Among the assessed health facilities 13 (87%) out of the 15 were registering new ANC cases, revisits and provided IPTp-SP (public 6, faith based 2, private 5. One private clinic provided ANC services to revisits and IPTp2 doses only after the clients had been registered in public facilities, the second did not offer ANC services.
In 2013 the government declared provision of free maternity services in public facilities but ANC clients have continued to utilize services from the private sector. This is an indication of the untapped potential in the private sector in increasing access to high impact interventions and importance of supporting the sector by all partners to provide these interventions.
Such complementary efforts if implemented will not only result in enabling the country to move towards achievement of set targets but also improve pregnancy outcomes through reduction in effects of
malaria in pregnancy.
The first Poster Session of the American Society of Tropical Medicine and Hygiene (Monday noon) will feature a study on availability of malaria medicines in rural Ghana. “Mapping out of antimalarial drugs on stock at the market in a rural districts of Ghana” was developed by Alexander A. Nartey, Evelyn K. Ansah, Patricia Akweongo, Gloria A. Nartey, Mary A. Pomaa, Doris Sarpong, Clement Narh, and Margaret Gyapong of the Dodowa Health Research Centre.
Antimalarial drugs are a very important component of any policy for effective reduction of morbidity and mortality related to the malaria disease. The availability of efficacious and high quality antimalarials and their correct use can mitigate the risk of morbidity and mortality among the people of sub-Saharan Africa who have the highest risk of contracting and dying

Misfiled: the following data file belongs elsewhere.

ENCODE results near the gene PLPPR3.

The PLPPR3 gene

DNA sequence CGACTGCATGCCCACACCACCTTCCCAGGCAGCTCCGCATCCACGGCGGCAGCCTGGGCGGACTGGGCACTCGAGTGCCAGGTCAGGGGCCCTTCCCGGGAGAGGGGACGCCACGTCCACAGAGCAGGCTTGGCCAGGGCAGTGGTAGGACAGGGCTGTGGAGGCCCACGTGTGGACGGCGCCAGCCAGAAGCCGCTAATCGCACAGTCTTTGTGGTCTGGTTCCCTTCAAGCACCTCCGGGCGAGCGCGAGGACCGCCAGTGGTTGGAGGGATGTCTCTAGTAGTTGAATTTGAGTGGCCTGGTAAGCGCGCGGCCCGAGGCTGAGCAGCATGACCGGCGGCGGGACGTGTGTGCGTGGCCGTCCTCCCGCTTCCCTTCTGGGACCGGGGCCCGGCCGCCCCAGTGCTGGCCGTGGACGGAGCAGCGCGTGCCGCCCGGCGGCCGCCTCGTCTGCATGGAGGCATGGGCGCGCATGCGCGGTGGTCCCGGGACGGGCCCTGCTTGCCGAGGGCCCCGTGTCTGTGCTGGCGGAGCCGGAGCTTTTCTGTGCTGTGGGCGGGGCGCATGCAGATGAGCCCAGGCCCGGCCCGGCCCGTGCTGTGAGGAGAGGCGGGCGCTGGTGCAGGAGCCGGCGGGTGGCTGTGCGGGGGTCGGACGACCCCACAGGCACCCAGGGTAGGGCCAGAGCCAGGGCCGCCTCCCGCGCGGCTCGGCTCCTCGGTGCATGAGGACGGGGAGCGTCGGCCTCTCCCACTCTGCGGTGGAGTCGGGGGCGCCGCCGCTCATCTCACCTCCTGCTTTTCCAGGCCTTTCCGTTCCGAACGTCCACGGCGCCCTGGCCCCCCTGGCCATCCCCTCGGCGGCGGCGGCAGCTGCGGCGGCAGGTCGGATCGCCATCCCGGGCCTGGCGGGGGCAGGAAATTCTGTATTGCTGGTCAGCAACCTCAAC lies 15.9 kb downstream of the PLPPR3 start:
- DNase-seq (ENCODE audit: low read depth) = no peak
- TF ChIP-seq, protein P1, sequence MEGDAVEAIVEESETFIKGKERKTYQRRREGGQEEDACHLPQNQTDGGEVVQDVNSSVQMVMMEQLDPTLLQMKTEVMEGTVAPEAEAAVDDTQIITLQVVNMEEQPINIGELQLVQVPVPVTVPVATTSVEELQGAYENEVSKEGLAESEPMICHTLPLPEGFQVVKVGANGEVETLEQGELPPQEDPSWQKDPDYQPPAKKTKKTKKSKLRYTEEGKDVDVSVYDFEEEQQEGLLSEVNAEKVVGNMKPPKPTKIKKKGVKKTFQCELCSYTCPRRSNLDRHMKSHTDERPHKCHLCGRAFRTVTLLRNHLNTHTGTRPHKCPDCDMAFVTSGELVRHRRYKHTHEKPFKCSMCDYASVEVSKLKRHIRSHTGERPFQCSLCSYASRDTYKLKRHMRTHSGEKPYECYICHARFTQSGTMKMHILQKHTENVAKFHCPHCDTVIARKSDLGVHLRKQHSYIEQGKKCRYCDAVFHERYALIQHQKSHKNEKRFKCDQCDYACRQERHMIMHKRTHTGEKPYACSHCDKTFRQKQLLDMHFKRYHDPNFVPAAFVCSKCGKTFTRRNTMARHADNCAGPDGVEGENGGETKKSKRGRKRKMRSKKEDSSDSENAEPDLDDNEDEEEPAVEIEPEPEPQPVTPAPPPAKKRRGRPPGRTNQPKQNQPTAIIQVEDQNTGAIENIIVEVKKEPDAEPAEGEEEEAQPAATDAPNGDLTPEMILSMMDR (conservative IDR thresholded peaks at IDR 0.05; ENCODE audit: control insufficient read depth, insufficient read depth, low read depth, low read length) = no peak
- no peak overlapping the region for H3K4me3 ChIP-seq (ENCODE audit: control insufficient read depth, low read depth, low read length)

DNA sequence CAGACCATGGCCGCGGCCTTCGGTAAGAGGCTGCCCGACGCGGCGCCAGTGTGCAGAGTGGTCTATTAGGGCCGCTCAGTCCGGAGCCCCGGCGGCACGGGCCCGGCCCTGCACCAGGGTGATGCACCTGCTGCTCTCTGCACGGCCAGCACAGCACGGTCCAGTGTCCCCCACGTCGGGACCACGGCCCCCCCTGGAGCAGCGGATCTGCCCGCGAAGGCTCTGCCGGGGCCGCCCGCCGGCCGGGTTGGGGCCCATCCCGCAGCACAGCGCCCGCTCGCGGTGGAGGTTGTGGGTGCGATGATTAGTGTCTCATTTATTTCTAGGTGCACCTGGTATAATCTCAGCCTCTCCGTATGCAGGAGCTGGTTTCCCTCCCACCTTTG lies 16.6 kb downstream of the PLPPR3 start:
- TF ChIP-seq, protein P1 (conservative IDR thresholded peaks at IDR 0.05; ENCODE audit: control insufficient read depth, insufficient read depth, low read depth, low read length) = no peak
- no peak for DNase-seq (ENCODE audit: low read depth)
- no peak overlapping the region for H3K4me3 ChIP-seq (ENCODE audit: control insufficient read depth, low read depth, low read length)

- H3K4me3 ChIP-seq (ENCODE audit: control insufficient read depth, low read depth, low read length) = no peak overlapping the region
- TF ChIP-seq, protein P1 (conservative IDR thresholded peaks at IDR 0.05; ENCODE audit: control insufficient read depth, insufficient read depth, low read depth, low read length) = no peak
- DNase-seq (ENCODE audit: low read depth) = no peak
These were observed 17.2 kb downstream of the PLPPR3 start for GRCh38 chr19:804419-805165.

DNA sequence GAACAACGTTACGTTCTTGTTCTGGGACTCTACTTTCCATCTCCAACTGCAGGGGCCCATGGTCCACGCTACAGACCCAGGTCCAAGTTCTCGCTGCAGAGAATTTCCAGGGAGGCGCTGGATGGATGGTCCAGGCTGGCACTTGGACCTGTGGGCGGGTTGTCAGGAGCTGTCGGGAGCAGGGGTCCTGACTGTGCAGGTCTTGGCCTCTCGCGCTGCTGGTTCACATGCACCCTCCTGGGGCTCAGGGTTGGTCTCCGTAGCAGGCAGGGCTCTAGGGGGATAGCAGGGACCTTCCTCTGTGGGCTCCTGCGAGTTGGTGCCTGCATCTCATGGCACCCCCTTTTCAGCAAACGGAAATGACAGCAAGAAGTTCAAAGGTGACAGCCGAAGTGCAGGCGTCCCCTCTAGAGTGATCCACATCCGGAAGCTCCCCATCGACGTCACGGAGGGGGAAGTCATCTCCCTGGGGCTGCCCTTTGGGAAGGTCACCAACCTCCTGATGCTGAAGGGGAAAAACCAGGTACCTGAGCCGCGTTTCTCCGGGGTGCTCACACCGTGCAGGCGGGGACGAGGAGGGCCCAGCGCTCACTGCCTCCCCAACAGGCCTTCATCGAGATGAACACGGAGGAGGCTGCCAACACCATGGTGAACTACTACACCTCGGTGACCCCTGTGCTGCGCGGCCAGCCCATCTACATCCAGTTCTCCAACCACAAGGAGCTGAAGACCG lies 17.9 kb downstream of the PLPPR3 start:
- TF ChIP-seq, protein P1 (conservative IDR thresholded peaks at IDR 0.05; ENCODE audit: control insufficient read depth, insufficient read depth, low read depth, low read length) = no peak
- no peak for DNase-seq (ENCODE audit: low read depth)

Chemical (medicine) shops are major source of care for most developing countries where anti-malarial drugs can be purchase at the counter. The paper seeks to identify the different kinds of anti-malarial drugs on the market for malaria treatment in a rural district in Ghana.
A structured questionnaire was used during two seasons (peak and low malaria transmission seasons) to collect information on anti-malarial drugs from all 58 chemical shops within the Dangme West district now (Shai Osudoku and Ningo Prampram districts). Pictures of the anti-malarial drugs were taken,
The active ingredients, and also the source of the drugs documented. GIS locations of the shops were also recorded to ascertain the proximity of the shops to households in the communities. Majority (72.0%) of the chemical and pharmacy shop owners are males. Only 7.0% of the shops are pharmacy while the remainder is licensed chemical shops.
The total numbers of antimalarial drugs counted were forty nine (49). Among the stock, 4.2% were quinine, 31.9% of them were monotherapies such as artemether, Amodiaquine, Artesunate etc. Altogether, 59.4% of the artemisinin combination therapies (ACTs) were artemether + Lumefantrine, 25.0% were Artesunate + Amodiaquine.